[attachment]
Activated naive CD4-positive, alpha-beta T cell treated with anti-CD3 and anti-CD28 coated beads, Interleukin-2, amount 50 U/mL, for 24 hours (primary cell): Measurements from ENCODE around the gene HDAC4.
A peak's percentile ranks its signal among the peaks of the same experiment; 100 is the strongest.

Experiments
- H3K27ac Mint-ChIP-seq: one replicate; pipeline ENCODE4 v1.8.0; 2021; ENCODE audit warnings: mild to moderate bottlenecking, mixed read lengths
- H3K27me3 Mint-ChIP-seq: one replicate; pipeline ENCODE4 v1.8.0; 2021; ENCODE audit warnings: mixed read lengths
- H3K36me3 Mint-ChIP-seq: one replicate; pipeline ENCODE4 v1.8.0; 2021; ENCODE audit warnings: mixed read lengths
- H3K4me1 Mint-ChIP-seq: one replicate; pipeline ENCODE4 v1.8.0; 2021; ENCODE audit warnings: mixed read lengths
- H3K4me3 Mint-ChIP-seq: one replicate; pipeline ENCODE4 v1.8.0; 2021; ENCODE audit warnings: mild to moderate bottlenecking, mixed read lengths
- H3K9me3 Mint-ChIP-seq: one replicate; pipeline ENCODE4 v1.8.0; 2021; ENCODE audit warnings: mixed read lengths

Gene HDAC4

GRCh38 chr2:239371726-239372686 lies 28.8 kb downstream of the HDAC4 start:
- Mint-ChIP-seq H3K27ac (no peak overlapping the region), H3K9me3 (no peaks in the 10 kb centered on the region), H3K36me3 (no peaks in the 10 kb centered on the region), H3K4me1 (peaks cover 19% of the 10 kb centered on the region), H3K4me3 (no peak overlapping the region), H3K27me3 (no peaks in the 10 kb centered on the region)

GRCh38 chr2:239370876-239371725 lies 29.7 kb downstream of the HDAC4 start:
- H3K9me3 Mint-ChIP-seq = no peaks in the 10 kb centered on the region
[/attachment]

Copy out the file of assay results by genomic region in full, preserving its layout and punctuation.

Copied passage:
Activated naive CD4-positive, alpha-beta T cell treated with anti-CD3 and anti-CD28 coated beads, Interleukin-2, amount 50 U/mL, for 24 hours (primary cell): Measurements from ENCODE around the gene HDAC4.
A peak's percentile ranks its signal among the peaks of the same experiment; 100 is the strongest.

Experiments
- H3K27ac Mint-ChIP-seq: one replicate; pipeline ENCODE4 v1.8.0; 2021; ENCODE audit warnings: mild to moderate bottlenecking, mixed read lengths
- H3K27me3 Mint-ChIP-seq: one replicate; pipeline ENCODE4 v1.8.0; 2021; ENCODE audit warnings: mixed read lengths
- H3K36me3 Mint-ChIP-seq: one replicate; pipeline ENCODE4 v1.8.0; 2021; ENCODE audit warnings: mixed read lengths
- H3K4me1 Mint-ChIP-seq: one replicate; pipeline ENCODE4 v1.8.0; 2021; ENCODE audit warnings: mixed read lengths
- H3K4me3 Mint-ChIP-seq: one replicate; pipeline ENCODE4 v1.8.0; 2021; ENCODE audit warnings: mild to moderate bottlenecking, mixed read lengths
- H3K9me3 Mint-ChIP-seq: one replicate; pipeline ENCODE4 v1.8.0; 2021; ENCODE audit warnings: mixed read lengths

Gene HDAC4

GRCh38 chr2:239371726-239372686 lies 28.8 kb downstream of the HDAC4 start:
- Mint-ChIP-seq H3K27ac (no peak overlapping the region), H3K9me3 (no peaks in the 10 kb centered on the region), H3K36me3 (no peaks in the 10 kb centered on the region), H3K4me1 (peaks cover 19% of the 10 kb centered on the region), H3K4me3 (no peak overlapping the region), H3K27me3 (no peaks in the 10 kb centered on the region)

GRCh38 chr2:239370876-239371725 lies 29.7 kb downstream of the HDAC4 start:
- H3K9me3 Mint-ChIP-seq = no peaks in the 10 kb centered on the region